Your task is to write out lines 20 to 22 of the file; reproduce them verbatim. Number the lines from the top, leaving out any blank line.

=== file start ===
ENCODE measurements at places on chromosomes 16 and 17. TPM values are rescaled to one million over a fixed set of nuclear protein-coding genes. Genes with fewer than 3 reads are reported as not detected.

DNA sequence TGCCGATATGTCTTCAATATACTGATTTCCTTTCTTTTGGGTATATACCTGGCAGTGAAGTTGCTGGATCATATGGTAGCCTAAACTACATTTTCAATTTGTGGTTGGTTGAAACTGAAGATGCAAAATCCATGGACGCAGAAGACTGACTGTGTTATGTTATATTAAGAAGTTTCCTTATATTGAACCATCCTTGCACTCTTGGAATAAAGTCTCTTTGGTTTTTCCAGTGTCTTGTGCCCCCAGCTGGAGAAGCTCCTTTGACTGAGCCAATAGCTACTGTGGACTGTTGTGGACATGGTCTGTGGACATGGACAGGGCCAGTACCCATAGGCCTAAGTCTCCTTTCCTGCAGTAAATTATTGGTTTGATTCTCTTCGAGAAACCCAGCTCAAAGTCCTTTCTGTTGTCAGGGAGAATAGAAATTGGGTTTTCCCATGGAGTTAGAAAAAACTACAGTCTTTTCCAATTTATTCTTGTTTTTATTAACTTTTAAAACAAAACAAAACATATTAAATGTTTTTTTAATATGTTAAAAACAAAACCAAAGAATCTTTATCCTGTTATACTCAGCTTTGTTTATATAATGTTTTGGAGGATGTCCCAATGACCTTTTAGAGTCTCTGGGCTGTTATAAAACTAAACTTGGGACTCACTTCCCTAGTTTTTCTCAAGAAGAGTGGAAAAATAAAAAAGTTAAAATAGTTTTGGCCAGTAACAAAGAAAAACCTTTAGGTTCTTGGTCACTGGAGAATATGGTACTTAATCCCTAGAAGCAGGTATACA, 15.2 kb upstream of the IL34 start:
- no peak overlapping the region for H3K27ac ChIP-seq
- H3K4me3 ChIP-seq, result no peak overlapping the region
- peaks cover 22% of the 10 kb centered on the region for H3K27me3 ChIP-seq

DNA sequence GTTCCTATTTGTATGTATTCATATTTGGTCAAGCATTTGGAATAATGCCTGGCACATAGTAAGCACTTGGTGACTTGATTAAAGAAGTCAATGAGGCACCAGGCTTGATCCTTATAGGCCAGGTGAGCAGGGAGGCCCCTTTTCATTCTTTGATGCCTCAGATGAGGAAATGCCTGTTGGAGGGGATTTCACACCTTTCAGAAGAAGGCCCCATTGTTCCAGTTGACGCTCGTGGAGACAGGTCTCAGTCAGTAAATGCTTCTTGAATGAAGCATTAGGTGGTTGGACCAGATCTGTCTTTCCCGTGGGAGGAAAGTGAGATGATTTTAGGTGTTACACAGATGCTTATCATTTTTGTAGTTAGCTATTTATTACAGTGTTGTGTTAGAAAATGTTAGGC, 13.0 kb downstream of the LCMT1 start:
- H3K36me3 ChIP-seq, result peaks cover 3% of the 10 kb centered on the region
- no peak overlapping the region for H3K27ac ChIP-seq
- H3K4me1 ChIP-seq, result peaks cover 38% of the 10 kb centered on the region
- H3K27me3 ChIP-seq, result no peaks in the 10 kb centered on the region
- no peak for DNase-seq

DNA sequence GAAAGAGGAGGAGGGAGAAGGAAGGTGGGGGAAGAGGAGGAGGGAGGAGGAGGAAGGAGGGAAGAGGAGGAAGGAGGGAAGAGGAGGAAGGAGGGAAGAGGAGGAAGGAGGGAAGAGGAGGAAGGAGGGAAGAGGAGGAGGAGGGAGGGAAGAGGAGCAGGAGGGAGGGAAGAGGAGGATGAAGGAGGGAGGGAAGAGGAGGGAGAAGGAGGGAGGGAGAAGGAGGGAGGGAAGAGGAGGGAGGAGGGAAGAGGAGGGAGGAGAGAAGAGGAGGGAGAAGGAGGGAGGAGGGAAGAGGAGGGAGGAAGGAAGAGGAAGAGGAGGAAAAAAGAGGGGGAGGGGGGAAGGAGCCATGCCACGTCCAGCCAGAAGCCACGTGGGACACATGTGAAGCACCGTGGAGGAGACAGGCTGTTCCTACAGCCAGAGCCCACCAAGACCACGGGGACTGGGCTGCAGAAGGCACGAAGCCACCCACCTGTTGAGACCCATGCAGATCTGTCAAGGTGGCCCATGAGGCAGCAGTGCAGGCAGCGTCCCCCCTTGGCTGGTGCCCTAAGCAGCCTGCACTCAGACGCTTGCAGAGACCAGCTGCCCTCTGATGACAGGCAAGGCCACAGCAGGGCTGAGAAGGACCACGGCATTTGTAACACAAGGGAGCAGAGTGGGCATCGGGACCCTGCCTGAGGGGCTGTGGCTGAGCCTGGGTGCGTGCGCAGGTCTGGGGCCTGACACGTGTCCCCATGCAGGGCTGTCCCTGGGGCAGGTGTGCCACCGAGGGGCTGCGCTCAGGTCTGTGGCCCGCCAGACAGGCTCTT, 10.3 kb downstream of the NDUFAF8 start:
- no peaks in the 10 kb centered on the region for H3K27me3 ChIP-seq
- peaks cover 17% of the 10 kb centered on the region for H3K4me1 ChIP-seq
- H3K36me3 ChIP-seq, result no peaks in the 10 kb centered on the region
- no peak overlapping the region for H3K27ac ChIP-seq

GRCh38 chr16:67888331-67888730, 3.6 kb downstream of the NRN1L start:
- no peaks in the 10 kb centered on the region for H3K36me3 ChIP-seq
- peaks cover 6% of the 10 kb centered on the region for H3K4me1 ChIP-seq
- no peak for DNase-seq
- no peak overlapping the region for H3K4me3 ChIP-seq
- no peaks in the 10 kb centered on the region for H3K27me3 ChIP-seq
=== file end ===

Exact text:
- no peak for DNase-seq
- no peak overlapping the region for H3K4me3 ChIP-seq
- no peaks in the 10 kb centered on the region for H3K27me3 ChIP-seq